The crew of Salt Lake Community College’s Black Box Theatre have put on a show centered around physical comedy, fairy-tale themes, and Commedia dell’Arte.
“The Love for Three Oranges,” based off an Italian fairy-tale, is a slap-stick tale about Prince Tartaglia and the people in the royal court.
One day, the Prince falls into a deep sorrow and, despite the attempts from everyone in the castle, can’t laugh. He regains the ability only after a witch makes him laugh, but she then curses him to become obsessed with finding three specific oranges, inspiring his quest to get those fruit at any cost.
Commedia dell’Arte is a form of 15th century Italian theatre that uses improvised dialogue and colorful stock characters. Stock characters in “The Love for Three Oranges” include the Captain, Harlequin, and Pierrot (The Sad Clown).
Other notable characters include the Prince’s father, the King of Clubs; Pantalone, the King’s advisor; and Truffaldino, the Court Jester. Not to mention the traveling chorus of clowns that follow the Prince wherever he goes.
“The Love for Three Oranges” is a comedic play that can be enjoyed by people of all ages. At its core, the show itself is more of a piece of children’s theatre, but with its entertaining physical comedy, mature innuendos, and improv, it can be enjoyed by children and adults alike.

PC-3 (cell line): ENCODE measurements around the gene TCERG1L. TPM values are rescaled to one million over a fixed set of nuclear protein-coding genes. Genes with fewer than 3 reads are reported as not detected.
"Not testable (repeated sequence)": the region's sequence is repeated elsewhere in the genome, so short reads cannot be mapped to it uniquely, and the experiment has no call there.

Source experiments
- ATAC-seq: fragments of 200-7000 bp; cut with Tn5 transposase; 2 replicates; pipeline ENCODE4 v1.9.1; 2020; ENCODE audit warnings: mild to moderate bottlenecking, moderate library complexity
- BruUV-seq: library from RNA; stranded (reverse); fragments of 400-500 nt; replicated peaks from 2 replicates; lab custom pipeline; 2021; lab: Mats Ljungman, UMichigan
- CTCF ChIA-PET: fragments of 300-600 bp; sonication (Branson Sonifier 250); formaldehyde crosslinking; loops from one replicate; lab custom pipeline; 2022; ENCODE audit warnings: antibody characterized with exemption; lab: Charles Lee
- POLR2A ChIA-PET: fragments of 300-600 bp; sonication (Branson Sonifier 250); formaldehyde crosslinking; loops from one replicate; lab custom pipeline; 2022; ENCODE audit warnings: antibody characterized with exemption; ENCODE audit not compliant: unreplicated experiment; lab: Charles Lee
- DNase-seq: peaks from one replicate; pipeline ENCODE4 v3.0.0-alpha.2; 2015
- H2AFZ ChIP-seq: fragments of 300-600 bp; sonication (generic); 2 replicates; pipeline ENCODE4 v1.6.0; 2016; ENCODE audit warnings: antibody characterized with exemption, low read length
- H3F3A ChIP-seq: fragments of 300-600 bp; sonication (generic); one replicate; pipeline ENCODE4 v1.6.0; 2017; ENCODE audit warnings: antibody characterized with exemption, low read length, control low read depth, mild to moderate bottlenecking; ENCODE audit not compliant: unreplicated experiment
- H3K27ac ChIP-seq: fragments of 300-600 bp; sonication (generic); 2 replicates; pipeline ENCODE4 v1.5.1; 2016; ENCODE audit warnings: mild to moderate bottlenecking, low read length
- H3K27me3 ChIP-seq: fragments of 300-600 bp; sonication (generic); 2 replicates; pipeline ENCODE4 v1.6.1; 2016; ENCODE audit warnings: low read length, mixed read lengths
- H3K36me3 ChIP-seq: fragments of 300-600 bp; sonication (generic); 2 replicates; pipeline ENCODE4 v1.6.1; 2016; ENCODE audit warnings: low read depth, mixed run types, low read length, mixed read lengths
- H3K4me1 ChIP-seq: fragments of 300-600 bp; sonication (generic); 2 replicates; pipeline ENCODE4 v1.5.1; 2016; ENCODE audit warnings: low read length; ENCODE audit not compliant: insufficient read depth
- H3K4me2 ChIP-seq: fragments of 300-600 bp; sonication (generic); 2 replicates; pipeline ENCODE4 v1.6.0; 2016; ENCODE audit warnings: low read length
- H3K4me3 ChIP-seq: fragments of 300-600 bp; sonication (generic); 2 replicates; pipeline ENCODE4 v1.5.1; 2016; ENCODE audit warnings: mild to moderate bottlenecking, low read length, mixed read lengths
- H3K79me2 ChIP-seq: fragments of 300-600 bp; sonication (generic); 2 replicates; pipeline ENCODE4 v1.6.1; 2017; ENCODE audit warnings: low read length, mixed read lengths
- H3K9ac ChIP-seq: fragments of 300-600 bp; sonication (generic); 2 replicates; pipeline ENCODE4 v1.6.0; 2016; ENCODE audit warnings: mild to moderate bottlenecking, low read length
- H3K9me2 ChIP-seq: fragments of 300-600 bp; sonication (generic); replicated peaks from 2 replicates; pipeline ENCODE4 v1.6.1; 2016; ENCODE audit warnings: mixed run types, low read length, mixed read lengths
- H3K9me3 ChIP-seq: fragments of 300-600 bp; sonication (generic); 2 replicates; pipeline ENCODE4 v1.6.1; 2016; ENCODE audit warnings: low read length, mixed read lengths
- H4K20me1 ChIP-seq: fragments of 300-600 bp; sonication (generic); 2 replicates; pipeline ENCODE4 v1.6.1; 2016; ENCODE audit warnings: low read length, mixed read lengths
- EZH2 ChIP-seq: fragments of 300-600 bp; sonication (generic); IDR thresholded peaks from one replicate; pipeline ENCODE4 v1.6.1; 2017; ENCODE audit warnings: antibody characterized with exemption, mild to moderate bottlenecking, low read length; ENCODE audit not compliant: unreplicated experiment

“It’s a great cast, they’re hard workers,” says play director Zac Curtis. “Physical comedy is a hard thing to do.”
Curtis is an associate professor of theatre at SLCC. He and the cast have been doing rehearsals for six weeks, along with two weeks of Commedia workshops. The cast has been working hard to juggle work, school, and rehearsals.
According to Curtis, this is only the second time this American adaptation, written by James Magruder, has been produced; the other time was in 2004 at the La Jolla Playhouse in San Diego. Interestingly, Jim Parsons was a part of the cast, playing Prince Tartaglia, three years before starring as Sheldon Cooper in “The Big Bang Theory.”
“The Love for Three Oranges” can be seen in the Black Box Theatre from April 4-6 and 11-13 at 7:30 p.m. A matinée will be held April 13 at 2 p.m. A general admission ticket costs $10; kids receive free admission.